Page:Federalist, Dawson edition, 1863.djvu/378

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234
The Fœderalist.

"The project of disciplining all the militia of the United States is as futile as it would be injurious, if it were capable of being carried into execution. A tolerable expertness in military movements, is a business that requires time and practice. It is not a day, or even a week, that will suffice for the attainment of it. To oblige the great body of the yeomanry, and of the other classes of the citizens, to be under arms for the purpose of going through military exercises and evolutions, as often as might be necessary to acquire the degree of perfection which would entitle them to the character of a well-regulated militia, would be a real grievance to the People, and a serious public inconvenience and loss. It would form an annual deduction from the productive labor of the country, to an amount, which, calculating upon the present numbers of the People, would not fall far short of the whole expense of the civil establishments of all the States. To attempt a thing which would abridge the mass of labor and industry to so considerable an extent, would be unwise: and the experiment, if made, could not succeed, because it would not long be endured. Little more can reasonably be aimed at, with respect to the People at large, than to have them properly armed and equipped; and in order to see that this be not neglected, it will be necessary to assemble them once or twice in the course of a year.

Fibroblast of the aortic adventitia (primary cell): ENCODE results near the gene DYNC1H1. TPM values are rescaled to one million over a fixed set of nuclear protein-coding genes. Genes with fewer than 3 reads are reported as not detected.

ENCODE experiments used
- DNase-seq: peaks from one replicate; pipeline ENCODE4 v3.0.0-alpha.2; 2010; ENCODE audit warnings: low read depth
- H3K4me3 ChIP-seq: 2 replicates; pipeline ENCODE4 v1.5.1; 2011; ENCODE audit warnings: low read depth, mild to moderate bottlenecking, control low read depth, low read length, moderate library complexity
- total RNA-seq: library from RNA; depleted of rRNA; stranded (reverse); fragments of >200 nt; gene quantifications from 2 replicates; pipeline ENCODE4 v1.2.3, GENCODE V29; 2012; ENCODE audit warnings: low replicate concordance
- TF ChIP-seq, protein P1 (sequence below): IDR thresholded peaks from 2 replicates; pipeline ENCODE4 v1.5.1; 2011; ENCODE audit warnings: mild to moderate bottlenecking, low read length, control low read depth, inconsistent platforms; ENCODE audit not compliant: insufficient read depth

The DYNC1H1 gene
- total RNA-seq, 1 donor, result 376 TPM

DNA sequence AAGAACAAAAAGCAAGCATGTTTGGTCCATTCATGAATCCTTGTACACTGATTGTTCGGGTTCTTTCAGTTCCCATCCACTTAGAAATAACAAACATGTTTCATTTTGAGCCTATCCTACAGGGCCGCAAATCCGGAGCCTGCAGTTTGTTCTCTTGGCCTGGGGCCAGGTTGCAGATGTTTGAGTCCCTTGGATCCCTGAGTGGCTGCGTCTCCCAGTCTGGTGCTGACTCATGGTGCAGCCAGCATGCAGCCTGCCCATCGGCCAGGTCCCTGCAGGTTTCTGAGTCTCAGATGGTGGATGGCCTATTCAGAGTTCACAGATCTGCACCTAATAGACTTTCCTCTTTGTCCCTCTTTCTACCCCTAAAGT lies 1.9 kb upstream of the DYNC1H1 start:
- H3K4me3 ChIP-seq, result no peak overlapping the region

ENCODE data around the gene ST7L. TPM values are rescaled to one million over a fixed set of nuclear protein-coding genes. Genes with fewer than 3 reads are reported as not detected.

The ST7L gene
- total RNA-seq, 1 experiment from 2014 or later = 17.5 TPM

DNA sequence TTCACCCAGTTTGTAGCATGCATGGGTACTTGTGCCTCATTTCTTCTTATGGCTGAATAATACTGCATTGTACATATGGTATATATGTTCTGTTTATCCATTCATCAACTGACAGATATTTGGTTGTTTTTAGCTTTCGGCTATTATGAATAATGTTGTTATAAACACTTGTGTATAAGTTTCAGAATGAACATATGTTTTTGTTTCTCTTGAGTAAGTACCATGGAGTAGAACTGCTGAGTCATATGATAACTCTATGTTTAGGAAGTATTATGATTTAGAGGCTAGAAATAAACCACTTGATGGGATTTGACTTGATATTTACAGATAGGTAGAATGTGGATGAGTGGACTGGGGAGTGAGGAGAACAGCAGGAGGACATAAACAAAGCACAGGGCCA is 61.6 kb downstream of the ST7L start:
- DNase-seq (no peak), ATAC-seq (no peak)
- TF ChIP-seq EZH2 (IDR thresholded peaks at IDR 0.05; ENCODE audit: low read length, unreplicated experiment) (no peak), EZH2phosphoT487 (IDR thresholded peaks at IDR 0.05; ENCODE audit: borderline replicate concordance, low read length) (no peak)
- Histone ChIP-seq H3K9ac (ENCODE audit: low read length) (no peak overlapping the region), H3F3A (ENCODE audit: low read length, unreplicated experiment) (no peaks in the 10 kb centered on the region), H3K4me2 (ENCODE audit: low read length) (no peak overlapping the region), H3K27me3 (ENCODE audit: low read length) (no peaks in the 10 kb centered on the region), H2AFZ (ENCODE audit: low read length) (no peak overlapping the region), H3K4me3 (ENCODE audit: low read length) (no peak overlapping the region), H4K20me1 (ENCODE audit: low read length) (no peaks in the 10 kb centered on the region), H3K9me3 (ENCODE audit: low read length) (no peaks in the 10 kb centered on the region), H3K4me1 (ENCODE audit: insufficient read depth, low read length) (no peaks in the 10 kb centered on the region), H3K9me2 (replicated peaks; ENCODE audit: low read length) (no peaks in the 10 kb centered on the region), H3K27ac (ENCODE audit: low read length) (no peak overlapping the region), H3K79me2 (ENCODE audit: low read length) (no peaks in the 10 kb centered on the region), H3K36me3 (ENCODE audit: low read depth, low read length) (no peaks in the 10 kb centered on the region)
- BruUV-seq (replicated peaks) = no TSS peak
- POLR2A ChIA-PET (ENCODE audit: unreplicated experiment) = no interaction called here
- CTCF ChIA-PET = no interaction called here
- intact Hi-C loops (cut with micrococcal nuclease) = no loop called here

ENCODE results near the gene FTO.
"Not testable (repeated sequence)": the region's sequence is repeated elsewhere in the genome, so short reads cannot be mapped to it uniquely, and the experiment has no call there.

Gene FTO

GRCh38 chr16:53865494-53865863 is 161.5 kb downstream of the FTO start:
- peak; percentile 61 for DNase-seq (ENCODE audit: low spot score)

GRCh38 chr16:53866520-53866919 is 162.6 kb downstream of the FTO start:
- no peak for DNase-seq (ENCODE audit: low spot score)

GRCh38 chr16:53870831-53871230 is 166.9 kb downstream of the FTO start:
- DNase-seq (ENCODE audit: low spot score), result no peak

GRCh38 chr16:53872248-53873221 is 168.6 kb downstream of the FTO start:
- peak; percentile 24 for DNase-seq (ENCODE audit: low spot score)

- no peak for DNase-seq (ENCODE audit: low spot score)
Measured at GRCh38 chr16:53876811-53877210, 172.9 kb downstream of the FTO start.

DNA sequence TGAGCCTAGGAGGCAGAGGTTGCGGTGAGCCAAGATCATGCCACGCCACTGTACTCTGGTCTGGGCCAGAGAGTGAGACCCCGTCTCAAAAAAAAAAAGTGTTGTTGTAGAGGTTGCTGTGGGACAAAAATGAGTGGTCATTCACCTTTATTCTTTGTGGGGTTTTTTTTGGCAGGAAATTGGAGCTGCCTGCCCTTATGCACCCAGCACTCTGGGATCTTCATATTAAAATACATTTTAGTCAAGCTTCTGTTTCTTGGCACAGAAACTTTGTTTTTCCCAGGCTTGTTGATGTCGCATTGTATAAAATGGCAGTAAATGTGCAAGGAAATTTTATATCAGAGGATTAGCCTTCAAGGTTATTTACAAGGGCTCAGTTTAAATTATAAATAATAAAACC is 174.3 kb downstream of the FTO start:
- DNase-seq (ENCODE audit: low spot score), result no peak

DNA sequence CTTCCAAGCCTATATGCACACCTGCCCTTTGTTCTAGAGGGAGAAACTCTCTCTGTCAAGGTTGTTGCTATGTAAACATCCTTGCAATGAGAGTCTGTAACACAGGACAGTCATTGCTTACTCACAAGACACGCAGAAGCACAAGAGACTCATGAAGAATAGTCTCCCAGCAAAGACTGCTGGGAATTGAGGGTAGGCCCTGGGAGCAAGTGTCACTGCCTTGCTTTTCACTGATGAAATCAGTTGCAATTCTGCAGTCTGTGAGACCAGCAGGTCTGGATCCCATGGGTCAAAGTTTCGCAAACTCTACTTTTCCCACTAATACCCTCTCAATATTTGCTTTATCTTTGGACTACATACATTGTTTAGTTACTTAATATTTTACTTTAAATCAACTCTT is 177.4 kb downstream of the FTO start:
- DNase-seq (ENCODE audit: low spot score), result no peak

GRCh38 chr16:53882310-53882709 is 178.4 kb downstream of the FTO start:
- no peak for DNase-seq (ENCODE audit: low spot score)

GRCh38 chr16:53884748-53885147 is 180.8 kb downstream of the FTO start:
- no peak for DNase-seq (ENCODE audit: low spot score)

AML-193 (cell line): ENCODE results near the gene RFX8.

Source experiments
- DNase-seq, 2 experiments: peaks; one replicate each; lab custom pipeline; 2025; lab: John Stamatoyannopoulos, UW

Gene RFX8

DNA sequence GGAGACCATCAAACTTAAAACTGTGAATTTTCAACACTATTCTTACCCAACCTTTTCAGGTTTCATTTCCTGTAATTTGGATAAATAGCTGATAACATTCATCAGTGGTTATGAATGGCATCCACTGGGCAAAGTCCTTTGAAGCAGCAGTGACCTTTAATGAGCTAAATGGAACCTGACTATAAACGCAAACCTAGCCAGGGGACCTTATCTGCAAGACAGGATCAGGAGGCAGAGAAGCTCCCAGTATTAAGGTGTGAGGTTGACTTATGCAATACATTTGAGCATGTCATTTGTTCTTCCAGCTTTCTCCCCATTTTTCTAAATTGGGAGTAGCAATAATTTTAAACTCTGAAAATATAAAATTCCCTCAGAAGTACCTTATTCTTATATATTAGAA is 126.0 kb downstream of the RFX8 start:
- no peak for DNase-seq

"But though the scheme of disciplining the whole nation must be abandoned as mischievous or impracticable; yet it is a matter of the utmost importance, that a well-digested plan should, as soon as possible, be adopted for the proper establishment of the militia. The attention of the Government ought particularly to be directed to the formation of a select corps of moderate extent, upon such principles as will really fit them for service in case of need. By thus circumscribing the